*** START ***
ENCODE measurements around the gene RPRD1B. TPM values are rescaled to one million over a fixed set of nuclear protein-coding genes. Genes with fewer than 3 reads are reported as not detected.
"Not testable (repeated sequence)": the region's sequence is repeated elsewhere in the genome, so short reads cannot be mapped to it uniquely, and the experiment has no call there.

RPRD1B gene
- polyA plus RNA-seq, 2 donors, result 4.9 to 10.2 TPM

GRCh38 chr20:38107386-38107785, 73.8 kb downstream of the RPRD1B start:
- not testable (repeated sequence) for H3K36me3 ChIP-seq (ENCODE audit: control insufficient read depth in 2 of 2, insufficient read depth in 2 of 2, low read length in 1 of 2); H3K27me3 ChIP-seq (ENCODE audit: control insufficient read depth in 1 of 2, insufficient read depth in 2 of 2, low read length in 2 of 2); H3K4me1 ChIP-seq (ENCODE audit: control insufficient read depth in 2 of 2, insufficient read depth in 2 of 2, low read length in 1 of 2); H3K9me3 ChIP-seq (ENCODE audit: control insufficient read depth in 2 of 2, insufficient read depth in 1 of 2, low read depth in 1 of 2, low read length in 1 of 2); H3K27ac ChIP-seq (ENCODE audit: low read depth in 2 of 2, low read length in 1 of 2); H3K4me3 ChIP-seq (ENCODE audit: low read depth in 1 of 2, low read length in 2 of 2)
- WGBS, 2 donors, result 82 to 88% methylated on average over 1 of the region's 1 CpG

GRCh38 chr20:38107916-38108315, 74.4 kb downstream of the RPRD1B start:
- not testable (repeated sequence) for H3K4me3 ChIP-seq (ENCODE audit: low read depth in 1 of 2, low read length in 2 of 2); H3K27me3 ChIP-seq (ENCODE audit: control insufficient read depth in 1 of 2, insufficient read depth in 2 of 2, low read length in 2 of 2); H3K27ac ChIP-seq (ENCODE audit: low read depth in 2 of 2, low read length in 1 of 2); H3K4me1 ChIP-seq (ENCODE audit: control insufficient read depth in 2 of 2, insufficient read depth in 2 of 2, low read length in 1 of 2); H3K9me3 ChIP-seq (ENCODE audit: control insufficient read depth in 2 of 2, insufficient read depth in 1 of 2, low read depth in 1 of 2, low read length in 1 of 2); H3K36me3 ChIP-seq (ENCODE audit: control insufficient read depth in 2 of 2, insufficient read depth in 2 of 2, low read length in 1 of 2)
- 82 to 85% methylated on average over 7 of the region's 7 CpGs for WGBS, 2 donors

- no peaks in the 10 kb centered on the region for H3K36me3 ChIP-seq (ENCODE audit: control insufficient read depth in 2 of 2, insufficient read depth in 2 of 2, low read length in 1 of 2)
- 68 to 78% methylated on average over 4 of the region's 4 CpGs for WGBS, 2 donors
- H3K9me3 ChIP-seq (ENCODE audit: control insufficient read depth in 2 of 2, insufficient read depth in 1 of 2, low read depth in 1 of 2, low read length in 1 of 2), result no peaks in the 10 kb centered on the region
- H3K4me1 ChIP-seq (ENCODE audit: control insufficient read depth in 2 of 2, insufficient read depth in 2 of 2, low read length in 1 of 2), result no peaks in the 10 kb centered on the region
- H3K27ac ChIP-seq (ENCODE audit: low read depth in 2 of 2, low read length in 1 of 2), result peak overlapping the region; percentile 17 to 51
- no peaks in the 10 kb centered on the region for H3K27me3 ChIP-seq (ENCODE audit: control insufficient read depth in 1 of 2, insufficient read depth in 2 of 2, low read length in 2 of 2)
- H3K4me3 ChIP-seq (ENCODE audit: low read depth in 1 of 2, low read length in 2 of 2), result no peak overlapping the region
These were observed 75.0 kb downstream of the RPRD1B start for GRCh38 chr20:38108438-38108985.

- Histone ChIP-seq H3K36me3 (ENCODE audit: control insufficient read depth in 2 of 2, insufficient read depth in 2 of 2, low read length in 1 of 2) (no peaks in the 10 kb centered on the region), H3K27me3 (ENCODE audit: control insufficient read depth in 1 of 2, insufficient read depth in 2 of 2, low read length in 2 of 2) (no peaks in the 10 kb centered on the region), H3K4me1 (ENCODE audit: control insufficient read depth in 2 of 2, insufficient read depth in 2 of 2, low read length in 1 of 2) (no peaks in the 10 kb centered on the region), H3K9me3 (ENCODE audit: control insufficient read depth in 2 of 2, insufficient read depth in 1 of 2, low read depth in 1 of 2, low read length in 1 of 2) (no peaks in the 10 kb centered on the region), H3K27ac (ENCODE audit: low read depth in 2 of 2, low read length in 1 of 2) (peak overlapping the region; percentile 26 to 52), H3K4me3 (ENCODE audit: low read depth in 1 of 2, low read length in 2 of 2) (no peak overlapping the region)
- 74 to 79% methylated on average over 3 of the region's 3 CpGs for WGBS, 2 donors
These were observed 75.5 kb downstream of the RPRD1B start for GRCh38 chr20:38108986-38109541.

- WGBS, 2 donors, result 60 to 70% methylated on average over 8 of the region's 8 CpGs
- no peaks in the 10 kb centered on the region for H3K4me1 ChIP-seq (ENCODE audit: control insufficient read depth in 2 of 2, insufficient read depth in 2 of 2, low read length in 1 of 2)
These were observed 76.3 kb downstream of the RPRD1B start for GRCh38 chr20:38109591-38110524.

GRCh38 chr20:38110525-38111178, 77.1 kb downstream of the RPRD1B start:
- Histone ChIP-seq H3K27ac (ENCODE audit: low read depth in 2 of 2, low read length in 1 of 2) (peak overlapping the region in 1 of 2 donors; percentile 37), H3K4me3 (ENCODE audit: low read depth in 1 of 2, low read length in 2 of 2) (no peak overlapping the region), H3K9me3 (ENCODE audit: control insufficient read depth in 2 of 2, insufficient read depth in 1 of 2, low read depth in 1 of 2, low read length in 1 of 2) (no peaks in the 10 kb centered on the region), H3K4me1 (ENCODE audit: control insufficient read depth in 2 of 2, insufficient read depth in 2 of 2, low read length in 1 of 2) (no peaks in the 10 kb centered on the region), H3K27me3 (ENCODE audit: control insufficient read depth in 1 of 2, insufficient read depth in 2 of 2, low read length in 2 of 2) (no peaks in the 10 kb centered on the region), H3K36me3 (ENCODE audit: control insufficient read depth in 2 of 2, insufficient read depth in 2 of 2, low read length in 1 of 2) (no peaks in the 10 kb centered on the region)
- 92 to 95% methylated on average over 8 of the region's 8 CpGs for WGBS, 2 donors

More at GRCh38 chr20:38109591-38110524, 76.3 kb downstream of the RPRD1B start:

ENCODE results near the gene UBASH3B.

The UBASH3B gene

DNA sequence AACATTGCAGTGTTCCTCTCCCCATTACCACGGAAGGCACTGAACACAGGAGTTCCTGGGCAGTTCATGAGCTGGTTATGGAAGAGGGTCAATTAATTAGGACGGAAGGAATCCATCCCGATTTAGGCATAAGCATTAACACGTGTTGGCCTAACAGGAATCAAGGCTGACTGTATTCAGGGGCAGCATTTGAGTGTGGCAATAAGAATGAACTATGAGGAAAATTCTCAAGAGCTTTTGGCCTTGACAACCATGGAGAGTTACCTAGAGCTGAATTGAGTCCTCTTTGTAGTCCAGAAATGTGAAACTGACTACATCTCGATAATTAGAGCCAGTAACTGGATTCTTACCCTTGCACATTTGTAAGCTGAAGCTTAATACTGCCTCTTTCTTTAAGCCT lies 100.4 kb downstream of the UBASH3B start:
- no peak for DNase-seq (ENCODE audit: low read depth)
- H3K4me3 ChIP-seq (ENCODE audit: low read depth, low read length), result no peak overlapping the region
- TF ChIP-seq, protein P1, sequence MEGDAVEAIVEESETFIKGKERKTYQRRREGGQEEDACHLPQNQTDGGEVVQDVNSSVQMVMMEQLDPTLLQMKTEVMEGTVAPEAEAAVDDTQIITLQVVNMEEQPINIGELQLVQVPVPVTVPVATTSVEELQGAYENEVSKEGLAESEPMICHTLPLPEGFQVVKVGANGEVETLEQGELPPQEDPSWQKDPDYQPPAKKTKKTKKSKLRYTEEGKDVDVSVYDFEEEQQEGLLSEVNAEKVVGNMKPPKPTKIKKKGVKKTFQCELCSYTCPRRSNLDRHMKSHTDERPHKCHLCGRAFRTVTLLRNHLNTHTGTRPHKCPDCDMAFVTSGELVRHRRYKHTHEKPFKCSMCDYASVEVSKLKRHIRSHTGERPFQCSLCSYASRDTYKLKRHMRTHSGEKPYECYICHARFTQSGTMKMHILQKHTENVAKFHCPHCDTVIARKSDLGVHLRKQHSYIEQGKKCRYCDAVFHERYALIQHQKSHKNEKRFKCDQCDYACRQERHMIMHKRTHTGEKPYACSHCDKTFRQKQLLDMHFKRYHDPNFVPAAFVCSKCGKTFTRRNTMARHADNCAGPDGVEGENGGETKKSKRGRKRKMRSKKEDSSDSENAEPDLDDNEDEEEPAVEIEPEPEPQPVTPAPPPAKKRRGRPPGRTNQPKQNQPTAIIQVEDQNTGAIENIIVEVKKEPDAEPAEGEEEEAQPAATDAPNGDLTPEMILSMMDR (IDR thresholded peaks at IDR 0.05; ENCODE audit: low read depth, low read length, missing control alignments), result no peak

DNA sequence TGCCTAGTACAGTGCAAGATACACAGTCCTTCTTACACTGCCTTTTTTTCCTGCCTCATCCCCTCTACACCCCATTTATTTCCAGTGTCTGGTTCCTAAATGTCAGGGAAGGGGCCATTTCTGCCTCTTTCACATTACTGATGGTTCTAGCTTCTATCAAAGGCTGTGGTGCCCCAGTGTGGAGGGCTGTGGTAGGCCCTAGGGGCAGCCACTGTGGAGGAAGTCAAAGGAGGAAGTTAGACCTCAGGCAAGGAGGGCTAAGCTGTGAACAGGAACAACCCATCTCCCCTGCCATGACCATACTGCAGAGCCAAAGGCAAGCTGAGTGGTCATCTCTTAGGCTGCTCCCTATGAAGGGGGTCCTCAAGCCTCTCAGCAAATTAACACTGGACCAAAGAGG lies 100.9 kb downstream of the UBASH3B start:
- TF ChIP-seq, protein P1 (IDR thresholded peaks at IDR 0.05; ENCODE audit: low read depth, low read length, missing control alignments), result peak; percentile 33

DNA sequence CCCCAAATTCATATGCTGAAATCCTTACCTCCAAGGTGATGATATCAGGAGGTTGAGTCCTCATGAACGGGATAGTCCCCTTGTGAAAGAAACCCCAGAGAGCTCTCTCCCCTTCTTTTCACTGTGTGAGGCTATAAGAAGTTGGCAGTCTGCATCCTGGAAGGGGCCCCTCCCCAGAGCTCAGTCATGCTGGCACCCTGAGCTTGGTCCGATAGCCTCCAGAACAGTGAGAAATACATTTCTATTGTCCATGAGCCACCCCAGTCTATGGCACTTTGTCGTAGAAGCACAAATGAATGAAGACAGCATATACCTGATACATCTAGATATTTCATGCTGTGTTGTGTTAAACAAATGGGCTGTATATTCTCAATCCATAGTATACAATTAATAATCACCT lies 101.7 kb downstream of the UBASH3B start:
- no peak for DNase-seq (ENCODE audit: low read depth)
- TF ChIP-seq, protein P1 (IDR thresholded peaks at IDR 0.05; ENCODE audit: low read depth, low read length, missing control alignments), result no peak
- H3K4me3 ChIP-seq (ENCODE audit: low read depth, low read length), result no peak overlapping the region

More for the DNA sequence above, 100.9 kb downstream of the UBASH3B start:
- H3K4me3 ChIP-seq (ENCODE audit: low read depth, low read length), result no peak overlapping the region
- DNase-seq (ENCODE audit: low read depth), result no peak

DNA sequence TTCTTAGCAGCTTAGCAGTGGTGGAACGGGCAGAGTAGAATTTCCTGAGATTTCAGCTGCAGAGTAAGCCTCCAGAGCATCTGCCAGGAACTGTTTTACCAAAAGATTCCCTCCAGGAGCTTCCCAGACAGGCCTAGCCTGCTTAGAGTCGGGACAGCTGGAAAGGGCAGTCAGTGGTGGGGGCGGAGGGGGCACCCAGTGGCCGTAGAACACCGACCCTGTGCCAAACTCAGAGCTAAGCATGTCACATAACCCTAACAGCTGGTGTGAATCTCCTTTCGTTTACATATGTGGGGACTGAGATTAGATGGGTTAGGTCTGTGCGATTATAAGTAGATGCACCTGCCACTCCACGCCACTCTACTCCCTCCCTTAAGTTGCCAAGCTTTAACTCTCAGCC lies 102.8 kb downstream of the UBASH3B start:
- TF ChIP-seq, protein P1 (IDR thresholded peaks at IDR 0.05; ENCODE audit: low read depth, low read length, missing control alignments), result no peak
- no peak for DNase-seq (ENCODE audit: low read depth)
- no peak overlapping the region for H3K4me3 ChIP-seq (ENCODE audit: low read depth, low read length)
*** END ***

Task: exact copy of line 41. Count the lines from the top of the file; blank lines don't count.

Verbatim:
More for the DNA sequence above, 100.9 kb downstream of the UBASH3B start: